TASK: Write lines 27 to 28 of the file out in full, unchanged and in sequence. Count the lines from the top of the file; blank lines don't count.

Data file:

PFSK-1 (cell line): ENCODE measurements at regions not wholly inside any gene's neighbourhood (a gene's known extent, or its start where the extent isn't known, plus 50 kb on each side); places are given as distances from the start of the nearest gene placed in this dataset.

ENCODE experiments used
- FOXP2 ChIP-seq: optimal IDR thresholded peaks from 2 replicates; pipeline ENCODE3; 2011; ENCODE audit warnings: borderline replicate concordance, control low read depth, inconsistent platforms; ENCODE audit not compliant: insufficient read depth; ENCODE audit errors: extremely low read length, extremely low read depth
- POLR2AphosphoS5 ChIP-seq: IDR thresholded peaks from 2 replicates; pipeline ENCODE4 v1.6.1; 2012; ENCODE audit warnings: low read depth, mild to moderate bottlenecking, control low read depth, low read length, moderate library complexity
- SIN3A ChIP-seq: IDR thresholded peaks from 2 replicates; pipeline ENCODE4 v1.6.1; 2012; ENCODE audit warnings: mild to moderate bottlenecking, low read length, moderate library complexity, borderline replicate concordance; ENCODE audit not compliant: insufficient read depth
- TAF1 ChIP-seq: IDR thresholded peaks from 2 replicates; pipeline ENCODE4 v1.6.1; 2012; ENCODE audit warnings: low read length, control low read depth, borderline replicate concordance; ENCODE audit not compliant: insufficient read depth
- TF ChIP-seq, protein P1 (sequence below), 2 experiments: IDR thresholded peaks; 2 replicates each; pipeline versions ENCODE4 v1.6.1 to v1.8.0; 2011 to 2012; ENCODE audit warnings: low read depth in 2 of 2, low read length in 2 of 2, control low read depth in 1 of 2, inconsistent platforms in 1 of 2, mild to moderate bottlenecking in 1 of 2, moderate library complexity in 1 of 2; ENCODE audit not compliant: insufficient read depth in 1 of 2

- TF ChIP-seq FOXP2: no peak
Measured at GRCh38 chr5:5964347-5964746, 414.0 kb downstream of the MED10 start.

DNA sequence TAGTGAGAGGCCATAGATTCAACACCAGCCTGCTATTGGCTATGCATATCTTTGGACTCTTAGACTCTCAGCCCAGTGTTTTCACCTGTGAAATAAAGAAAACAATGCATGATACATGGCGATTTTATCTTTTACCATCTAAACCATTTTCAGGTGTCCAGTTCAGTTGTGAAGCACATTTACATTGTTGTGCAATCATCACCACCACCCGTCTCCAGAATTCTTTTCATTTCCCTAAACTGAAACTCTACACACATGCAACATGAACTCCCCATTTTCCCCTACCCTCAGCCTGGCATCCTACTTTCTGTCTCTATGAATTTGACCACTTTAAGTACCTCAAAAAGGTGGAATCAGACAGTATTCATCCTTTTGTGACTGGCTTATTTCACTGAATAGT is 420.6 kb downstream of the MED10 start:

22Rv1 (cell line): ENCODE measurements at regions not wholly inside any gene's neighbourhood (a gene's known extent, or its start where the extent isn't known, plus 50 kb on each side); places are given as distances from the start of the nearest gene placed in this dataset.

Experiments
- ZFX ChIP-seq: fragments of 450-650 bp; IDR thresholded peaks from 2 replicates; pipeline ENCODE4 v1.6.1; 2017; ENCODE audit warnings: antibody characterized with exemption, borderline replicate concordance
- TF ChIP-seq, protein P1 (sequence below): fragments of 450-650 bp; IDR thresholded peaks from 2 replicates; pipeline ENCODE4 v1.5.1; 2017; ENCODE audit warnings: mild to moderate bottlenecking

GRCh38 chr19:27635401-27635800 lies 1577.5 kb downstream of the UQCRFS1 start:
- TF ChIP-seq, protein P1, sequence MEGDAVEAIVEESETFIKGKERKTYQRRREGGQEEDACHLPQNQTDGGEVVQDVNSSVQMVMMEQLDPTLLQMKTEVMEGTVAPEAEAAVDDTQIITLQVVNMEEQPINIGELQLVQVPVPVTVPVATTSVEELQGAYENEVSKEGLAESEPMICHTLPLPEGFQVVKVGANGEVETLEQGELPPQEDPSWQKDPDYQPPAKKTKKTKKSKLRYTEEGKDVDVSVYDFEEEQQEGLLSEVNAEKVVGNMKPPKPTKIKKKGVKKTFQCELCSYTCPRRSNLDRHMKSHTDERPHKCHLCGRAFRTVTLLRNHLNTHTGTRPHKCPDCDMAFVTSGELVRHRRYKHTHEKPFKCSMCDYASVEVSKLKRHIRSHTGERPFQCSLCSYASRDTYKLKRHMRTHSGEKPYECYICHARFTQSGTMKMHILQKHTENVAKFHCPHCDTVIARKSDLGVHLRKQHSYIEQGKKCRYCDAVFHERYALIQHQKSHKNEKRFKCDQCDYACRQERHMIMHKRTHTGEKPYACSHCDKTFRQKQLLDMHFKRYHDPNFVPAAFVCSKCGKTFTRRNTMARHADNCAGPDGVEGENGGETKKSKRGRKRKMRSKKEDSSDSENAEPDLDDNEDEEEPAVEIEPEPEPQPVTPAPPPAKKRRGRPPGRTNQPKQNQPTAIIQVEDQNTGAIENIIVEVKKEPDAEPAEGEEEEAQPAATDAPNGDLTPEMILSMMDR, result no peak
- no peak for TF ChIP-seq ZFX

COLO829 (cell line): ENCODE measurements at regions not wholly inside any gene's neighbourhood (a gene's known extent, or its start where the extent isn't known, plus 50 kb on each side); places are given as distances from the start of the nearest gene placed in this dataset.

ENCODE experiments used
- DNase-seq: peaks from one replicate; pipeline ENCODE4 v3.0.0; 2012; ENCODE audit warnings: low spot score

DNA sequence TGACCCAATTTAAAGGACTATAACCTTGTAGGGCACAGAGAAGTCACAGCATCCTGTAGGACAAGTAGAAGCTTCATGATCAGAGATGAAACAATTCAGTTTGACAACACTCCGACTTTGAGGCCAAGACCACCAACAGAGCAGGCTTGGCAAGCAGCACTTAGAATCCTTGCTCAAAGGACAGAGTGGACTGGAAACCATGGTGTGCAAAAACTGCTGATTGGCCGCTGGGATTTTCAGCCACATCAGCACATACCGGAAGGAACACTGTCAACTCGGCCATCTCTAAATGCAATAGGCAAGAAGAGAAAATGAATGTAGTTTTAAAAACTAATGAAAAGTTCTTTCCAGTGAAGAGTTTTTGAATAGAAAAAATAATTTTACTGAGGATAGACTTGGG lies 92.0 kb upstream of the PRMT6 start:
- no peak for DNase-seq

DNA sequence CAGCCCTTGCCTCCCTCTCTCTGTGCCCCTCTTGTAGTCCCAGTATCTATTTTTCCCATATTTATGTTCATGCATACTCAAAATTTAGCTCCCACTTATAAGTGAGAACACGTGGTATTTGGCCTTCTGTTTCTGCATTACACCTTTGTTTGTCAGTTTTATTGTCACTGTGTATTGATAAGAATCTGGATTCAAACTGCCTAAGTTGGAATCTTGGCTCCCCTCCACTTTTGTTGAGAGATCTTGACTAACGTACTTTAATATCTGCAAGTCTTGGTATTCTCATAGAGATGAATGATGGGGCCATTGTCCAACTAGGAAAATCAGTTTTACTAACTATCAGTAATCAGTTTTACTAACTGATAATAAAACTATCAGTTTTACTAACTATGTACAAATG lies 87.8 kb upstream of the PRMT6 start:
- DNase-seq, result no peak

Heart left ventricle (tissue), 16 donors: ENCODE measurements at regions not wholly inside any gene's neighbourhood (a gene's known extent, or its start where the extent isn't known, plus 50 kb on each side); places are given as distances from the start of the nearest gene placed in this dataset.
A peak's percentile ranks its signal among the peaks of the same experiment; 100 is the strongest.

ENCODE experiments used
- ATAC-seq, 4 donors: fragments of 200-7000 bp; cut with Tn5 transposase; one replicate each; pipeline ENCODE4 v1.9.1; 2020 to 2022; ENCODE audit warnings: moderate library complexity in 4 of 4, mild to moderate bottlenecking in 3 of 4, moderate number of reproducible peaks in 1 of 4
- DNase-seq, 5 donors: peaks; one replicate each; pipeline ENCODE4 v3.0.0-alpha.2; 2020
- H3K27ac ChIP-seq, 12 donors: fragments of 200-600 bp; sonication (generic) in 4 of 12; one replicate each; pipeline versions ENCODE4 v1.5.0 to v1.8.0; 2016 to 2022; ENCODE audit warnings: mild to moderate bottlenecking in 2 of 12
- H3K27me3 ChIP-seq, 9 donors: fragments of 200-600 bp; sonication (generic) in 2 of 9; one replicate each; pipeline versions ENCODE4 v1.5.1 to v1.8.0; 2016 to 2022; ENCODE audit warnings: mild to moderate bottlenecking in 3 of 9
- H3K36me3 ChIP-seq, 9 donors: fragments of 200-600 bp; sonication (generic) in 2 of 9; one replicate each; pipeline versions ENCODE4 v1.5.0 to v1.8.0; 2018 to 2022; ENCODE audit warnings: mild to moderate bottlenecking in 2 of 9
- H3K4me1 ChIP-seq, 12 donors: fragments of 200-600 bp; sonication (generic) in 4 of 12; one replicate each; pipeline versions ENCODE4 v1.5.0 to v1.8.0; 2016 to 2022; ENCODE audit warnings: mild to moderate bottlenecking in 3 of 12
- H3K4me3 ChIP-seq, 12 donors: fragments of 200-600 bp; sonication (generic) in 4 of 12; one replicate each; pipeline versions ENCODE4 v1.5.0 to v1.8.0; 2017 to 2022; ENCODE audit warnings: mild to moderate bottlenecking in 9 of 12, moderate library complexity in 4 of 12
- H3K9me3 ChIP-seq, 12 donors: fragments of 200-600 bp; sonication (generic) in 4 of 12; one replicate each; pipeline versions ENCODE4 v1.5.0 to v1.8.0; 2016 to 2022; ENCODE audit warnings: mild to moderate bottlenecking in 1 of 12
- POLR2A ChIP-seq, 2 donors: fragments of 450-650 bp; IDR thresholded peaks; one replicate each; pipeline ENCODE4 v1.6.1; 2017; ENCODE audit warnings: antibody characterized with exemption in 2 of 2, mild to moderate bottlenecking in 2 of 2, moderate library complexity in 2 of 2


ENCODE experiments used
- ATAC-seq, 4 donors: fragments of 200-7000 bp; cut with Tn5 transposase; one replicate each; pipeline ENCODE4 v1.9.1; 2020 to 2022; ENCODE audit warnings: moderate library complexity in 4 of 4, mild to moderate bottlenecking in 3 of 4, moderate number of reproducible peaks in 1 of 4